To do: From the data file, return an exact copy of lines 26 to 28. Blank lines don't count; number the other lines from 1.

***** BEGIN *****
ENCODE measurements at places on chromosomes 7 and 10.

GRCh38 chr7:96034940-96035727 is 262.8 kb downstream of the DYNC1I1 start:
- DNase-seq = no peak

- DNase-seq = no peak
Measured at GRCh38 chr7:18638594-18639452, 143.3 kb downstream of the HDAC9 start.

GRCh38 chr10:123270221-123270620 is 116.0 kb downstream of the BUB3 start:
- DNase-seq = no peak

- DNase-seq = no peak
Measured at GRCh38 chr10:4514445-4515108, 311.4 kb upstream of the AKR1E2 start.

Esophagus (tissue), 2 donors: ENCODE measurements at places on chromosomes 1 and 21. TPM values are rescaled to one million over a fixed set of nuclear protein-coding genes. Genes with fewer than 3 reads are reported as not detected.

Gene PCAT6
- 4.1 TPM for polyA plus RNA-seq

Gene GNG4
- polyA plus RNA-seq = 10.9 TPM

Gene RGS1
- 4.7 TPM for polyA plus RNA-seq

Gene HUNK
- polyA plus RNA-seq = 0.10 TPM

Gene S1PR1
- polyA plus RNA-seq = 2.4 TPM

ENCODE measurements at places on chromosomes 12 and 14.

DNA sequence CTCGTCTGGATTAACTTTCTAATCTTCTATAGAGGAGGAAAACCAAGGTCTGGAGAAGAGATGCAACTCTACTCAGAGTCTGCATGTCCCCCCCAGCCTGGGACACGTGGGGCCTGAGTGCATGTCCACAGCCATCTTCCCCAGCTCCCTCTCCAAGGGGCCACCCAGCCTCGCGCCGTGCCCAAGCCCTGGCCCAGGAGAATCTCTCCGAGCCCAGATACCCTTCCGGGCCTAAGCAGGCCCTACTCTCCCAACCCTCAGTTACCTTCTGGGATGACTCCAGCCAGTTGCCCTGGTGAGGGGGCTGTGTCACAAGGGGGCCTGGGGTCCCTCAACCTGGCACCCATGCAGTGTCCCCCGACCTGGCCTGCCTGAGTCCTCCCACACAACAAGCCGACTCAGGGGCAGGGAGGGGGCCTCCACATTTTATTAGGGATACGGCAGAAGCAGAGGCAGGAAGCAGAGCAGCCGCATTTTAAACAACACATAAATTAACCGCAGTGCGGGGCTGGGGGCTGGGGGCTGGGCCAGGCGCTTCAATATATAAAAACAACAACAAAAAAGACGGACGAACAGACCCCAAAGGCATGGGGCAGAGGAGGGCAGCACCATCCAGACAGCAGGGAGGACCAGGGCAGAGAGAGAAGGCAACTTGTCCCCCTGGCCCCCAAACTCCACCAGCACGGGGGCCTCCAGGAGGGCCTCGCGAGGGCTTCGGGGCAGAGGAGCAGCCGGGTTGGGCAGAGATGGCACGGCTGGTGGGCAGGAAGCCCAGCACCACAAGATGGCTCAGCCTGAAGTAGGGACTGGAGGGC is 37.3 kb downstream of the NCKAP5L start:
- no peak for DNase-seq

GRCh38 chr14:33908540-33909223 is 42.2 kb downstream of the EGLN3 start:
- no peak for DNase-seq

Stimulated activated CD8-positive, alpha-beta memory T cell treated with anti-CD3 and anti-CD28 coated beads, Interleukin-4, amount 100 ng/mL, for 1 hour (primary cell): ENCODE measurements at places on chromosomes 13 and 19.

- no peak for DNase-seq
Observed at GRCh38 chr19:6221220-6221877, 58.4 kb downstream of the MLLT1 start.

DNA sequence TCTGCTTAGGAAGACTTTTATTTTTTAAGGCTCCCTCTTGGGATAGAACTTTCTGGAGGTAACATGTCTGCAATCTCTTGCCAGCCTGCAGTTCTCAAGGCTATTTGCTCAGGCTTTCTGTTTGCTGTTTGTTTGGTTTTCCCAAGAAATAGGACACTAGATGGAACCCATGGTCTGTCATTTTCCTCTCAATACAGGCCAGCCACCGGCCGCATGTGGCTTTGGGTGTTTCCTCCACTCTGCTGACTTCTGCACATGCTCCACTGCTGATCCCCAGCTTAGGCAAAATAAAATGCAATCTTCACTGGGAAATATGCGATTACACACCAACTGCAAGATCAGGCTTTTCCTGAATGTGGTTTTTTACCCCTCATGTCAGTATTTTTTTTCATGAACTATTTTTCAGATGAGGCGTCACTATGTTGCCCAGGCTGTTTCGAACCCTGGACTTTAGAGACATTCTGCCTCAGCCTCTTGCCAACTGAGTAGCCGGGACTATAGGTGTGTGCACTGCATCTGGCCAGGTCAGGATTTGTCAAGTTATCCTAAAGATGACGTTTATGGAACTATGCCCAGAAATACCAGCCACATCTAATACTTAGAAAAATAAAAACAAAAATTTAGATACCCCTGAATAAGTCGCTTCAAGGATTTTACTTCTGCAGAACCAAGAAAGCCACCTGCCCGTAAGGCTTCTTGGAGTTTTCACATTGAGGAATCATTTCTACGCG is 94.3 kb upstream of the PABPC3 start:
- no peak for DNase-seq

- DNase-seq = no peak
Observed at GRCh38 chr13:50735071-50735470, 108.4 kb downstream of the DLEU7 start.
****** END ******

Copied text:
Stimulated activated CD8-positive, alpha-beta memory T cell treated with anti-CD3 and anti-CD28 coated beads, Interleukin-4, amount 100 ng/mL, for 1 hour (primary cell): ENCODE measurements at places on chromosomes 13 and 19.

- no peak for DNase-seq
Observed at GRCh38 chr19:6221220-6221877, 58.4 kb downstream of the MLLT1 start.